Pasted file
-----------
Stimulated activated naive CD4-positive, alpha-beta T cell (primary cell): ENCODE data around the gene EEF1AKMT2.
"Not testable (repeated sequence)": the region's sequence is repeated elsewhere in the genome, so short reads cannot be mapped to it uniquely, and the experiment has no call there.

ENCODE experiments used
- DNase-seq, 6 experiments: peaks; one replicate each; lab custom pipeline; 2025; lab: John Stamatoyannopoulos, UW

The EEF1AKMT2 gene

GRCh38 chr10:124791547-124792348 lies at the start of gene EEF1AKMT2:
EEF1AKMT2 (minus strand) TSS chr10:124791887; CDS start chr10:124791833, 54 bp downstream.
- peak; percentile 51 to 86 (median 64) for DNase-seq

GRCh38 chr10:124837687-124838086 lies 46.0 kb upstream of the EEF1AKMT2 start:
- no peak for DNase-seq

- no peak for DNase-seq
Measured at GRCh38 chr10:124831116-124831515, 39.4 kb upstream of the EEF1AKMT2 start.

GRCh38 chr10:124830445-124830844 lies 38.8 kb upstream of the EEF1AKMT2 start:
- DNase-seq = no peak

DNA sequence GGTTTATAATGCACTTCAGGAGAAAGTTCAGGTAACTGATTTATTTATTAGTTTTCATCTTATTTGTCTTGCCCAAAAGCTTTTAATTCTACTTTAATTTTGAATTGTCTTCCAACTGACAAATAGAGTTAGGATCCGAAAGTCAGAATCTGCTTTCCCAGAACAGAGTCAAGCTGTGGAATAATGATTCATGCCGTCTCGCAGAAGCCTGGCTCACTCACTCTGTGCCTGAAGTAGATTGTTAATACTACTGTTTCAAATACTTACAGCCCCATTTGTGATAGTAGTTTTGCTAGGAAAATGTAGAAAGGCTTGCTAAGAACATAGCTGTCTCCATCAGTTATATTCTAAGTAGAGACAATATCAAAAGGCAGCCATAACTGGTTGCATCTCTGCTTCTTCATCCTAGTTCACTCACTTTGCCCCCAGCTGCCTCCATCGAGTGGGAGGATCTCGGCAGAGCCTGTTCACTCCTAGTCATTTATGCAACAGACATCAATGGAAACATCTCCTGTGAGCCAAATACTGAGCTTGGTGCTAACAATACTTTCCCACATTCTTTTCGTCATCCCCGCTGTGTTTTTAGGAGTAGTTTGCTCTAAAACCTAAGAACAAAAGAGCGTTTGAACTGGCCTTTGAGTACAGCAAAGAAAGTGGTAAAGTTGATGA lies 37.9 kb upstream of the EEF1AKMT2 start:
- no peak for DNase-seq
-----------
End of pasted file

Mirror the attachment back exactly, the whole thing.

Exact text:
Stimulated activated naive CD4-positive, alpha-beta T cell (primary cell): ENCODE data around the gene EEF1AKMT2.
"Not testable (repeated sequence)": the region's sequence is repeated elsewhere in the genome, so short reads cannot be mapped to it uniquely, and the experiment has no call there.

ENCODE experiments used
- DNase-seq, 6 experiments: peaks; one replicate each; lab custom pipeline; 2025; lab: John Stamatoyannopoulos, UW

The EEF1AKMT2 gene

GRCh38 chr10:124791547-124792348 lies at the start of gene EEF1AKMT2:
EEF1AKMT2 (minus strand) TSS chr10:124791887; CDS start chr10:124791833, 54 bp downstream.
- peak; percentile 51 to 86 (median 64) for DNase-seq

GRCh38 chr10:124837687-124838086 lies 46.0 kb upstream of the EEF1AKMT2 start:
- no peak for DNase-seq

- no peak for DNase-seq
Measured at GRCh38 chr10:124831116-124831515, 39.4 kb upstream of the EEF1AKMT2 start.

GRCh38 chr10:124830445-124830844 lies 38.8 kb upstream of the EEF1AKMT2 start:
- DNase-seq = no peak

DNA sequence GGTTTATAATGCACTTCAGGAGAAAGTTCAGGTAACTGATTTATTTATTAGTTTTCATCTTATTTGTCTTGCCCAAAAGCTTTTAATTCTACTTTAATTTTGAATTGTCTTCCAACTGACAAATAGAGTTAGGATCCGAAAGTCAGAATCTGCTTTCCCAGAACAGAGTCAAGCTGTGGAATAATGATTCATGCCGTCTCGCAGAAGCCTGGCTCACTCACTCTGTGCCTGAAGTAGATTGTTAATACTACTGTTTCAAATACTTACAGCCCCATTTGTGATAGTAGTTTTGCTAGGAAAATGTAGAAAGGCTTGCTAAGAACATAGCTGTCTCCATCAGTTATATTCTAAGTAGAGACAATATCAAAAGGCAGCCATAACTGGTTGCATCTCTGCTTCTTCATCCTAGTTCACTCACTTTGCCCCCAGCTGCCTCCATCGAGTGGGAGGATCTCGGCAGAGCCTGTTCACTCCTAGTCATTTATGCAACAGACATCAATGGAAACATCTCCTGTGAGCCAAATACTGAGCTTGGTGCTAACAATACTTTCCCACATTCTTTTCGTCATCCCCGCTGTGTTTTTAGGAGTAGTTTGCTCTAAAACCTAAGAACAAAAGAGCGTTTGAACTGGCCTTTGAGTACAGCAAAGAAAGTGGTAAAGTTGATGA lies 37.9 kb upstream of the EEF1AKMT2 start:
- no peak for DNase-seq